Men’s Basketball: Wildcats need defensive improvement to overcome Spartans in rematch


Sean Su/Daily Senior Staffer

Nathan Taphorn goes up for a layup. The impactful sophomore forward has been sidelined with a stress injury in his foot for most of Northwestern’s losing streak.

Bobby Pillote, Assistant Sports Editor

Men’s Basketball

Northwestern almost beat Michigan State when these two teams last met Jan. 11.

The Wildcats (10-13, 1-9 Big Ten) had the ball near the end of regulation with the score tied at 72, but a long jumper from junior guard Tre Demps was off the mark and the Spartans (15-8, 6-4) rallied in overtime to put away NU. Coach Chris Collins will look for a better result Tuesday when the Cats host Michigan State in a rematch, but the numbers aren’t in his favor.

There are many potential attributions for NU’s struggles this season, from a young roster to bad luck, but statistically nothing sticks out more than the Cats marked defensive regression. NU had the second-best scoring defense in conference play last season, yielding just 63.3 points per game. The team has slid all the way to 13th this year by giving up 68.6 points per conference game.

Part of that has been an adjustment in pace. The Cats ran a slow, deliberate offense last season in an effort to limit the total number of possessions in each game. Thanks to the crop of more athletic and offensively-skilled freshmen Collins brought in after his first season, NU has been more willing to run an up-tempo scheme and has naturally conceded more points on the other end of the court.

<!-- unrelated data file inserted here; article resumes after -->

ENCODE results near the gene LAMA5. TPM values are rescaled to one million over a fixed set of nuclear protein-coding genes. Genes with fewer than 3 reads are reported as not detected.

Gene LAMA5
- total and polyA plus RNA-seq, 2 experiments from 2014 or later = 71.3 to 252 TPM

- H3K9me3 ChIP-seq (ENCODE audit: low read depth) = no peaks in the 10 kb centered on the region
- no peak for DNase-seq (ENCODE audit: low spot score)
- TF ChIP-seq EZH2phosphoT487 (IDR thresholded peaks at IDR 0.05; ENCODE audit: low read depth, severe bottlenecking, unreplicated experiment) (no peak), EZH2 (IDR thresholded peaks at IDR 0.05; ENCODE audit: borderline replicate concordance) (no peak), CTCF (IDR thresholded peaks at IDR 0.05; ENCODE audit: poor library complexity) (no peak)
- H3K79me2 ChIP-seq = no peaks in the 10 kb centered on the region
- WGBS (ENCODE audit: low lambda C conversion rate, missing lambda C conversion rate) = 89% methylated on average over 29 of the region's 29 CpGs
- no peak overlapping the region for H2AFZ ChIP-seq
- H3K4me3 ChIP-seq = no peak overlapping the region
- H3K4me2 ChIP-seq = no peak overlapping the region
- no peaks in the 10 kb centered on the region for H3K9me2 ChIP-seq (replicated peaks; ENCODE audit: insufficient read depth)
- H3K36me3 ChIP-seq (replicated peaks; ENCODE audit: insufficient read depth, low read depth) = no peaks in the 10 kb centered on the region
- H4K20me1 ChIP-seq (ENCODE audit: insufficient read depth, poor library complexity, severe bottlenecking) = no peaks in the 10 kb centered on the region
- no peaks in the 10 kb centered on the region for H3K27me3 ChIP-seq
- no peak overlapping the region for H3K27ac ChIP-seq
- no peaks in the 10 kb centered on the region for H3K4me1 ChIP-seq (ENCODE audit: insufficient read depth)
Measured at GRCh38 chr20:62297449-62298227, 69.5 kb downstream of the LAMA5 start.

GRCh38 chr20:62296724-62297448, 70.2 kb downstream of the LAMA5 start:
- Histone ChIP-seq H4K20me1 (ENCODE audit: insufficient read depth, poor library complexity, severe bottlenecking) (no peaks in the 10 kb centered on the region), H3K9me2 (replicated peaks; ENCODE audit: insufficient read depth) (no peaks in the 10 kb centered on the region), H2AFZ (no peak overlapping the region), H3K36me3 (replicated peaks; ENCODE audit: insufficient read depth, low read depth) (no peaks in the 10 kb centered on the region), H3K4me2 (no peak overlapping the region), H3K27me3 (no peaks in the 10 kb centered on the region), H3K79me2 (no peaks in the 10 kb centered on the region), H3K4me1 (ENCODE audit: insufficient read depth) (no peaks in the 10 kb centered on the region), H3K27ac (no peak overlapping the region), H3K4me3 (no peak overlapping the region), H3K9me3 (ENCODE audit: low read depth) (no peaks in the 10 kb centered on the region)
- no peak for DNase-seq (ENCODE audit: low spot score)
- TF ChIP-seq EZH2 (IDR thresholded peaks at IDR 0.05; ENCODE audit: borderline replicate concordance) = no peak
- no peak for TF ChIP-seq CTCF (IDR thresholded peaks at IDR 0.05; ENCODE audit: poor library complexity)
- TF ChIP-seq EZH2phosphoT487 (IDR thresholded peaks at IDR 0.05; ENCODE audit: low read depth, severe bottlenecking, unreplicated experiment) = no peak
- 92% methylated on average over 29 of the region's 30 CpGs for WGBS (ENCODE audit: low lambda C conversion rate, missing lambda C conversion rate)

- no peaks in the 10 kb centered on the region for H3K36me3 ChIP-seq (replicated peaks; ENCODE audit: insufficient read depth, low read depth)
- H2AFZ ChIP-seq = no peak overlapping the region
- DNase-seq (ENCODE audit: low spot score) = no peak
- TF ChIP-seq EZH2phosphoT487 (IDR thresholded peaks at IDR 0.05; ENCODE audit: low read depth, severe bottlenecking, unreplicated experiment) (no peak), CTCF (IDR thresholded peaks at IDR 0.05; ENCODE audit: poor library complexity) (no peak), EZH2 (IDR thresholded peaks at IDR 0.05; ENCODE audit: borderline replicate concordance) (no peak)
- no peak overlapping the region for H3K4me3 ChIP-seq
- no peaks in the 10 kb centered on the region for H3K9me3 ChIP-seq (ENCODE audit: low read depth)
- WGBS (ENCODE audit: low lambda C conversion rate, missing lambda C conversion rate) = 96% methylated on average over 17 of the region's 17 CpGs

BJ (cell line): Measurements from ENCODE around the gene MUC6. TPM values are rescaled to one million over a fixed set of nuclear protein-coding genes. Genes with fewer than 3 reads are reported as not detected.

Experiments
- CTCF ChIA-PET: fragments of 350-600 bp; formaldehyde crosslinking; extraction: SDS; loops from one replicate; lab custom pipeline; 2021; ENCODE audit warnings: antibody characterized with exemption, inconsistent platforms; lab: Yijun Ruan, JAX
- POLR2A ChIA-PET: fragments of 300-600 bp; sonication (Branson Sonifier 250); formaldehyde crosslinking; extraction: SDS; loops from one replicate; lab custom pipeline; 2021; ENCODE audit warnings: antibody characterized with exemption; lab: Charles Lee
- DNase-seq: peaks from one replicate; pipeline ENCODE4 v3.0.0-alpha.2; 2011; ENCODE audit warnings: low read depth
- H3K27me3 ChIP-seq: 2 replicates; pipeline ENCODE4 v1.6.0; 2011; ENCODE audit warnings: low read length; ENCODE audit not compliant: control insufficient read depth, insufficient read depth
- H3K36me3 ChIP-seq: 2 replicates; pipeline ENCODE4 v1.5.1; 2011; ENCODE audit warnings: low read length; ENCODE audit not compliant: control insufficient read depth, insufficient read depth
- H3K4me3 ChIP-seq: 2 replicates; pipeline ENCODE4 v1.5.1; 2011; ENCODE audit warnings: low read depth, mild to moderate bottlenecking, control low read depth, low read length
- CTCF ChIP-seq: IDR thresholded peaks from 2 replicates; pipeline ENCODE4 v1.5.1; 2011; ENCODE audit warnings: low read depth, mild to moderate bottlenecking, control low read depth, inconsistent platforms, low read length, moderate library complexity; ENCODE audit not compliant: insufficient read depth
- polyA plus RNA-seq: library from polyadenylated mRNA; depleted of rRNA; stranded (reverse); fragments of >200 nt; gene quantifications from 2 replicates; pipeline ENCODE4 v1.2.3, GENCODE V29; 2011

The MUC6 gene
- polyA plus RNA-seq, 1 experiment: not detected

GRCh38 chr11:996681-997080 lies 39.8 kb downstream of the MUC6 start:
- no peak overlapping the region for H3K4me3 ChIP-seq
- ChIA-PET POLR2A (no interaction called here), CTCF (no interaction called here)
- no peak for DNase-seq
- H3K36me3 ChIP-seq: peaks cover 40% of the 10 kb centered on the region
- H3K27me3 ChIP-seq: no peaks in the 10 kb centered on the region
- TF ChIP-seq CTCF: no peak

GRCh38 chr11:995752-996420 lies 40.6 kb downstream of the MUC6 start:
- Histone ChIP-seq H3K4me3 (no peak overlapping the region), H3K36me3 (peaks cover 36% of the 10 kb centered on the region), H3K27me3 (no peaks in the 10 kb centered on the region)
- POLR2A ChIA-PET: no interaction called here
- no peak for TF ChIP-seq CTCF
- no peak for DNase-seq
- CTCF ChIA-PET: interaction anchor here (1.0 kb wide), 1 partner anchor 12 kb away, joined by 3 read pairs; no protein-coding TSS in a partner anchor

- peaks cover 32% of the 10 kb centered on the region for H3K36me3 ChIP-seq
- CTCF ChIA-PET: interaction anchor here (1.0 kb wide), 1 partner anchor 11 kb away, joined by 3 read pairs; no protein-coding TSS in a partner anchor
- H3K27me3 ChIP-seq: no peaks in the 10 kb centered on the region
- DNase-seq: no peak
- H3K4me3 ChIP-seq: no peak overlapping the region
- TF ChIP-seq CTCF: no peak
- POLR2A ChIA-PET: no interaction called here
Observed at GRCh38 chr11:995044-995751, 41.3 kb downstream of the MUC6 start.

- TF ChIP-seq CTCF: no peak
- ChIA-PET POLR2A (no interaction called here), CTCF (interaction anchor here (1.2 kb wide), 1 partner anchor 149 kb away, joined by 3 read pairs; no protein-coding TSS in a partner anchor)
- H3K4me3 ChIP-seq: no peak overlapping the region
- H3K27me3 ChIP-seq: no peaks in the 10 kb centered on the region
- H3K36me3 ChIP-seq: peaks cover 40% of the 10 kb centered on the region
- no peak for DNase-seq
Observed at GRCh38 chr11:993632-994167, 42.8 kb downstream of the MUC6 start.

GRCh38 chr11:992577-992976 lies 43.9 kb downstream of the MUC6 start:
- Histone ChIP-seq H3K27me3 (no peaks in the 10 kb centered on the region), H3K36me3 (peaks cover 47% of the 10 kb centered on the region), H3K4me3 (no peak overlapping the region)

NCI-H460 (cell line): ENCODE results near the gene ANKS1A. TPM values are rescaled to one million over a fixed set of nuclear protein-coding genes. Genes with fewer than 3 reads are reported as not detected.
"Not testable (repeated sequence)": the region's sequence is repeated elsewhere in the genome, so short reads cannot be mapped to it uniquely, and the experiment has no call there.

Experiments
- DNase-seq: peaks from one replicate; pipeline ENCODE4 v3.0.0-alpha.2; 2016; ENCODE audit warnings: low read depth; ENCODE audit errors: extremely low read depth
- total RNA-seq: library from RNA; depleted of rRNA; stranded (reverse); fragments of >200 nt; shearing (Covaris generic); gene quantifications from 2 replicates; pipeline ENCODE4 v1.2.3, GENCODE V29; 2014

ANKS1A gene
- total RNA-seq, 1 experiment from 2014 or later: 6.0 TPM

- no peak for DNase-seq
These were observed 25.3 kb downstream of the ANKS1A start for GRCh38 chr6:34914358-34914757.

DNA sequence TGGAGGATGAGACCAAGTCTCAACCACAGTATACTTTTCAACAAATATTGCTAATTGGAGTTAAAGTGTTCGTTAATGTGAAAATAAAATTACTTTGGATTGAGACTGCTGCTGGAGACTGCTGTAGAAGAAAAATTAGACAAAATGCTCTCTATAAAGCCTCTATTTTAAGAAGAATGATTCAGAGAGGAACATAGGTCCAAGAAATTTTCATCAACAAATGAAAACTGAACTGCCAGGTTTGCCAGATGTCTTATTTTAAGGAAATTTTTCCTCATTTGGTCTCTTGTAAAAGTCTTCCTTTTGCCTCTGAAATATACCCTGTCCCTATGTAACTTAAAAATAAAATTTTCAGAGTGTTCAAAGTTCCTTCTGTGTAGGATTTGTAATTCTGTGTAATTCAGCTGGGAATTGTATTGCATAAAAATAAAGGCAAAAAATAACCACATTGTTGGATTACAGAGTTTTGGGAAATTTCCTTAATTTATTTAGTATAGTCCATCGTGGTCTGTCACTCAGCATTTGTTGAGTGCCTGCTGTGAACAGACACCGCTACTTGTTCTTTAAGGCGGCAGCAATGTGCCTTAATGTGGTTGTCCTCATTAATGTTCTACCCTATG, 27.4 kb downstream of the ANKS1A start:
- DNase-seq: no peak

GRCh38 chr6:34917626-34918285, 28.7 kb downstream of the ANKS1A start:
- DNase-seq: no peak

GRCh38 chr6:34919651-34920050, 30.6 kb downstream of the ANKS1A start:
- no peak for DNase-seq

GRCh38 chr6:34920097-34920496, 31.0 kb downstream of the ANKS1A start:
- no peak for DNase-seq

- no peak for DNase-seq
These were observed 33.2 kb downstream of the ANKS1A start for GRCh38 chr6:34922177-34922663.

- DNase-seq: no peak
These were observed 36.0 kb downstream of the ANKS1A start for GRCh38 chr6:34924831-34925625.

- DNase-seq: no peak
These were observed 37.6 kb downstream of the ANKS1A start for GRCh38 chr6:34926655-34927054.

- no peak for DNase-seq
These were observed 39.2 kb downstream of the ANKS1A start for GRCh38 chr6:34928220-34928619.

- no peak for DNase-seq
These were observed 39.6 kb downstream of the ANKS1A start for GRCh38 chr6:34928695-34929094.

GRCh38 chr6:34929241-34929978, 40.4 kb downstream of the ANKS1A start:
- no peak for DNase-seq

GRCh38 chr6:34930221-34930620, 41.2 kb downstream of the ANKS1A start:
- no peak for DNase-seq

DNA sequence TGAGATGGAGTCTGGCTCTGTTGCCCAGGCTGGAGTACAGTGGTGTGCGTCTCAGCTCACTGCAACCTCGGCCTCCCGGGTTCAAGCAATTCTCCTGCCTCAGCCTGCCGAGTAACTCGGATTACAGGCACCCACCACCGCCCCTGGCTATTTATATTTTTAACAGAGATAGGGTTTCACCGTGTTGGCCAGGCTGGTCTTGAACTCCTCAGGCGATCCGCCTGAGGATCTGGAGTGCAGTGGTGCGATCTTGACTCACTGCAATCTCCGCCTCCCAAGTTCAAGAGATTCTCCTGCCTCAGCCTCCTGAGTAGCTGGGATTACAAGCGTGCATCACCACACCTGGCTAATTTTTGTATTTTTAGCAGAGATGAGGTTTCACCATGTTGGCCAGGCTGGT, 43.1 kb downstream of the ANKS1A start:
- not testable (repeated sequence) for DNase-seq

What’s concerning is that the team’s defensive rate statistics, those independent of the number of possessions, have also shown regression. The Cats were third in opposing field goal percentage last year with a 41.9 percent mark, but this season they’re ranked 12th at 44.7 percent. The same slide has occurred in their 3-point defense, with NU backpedaling from fourth with 32.2 percent to 13th with 38 percent.

Two things haven’t changed from a year ago: The Cats are still bad at rebounding and terrible at generating steals. NU is 11th in conference play with 30.5 rebounds per game, almost identical to its mark from last season, and last in steals with 2.7 per game, a huge drop off from the 4.4 per game which also ranked last a year ago.

Of course, more possessions per game means Collins’ squad should have actually improved in both those categories. Whatever the reason for the regression – personnel turnover, schematic changes or something else entirely – it’s bad news against a veteran Michigan State team that starts four upperclassmen.

In the previous contest between the Cats and Spartans, Michigan State guard Travis Trice torched NU for a game-high-tying 18 points on 5-of-12 shooting. Backcourt mate Denzel Valentine just trailed him with 17 points on 6-of-13 shooting. Valentine was held to just one made 3-pointer on four attempts, but the 42.1 percent shooter from beyond the arc is likely to be more dangerous in the rematch.

Whatever ground NU has gained on offense simply hasn’t been enough to cover up the defensive deficits. The Cats shot 48 percent from beyond the arc on Jan. 11, a mark they’re very unlikely to match Tuesday given their season 36 percent rate.

NU has had many growing pains this season with a second-year coach and young roster, and defense, once thought to be a strength of the team, has proven to be one of them. A stronger performance on their own end of the court would be a big boost for the Cats in attempting to avoid their 10th consecutive loss.

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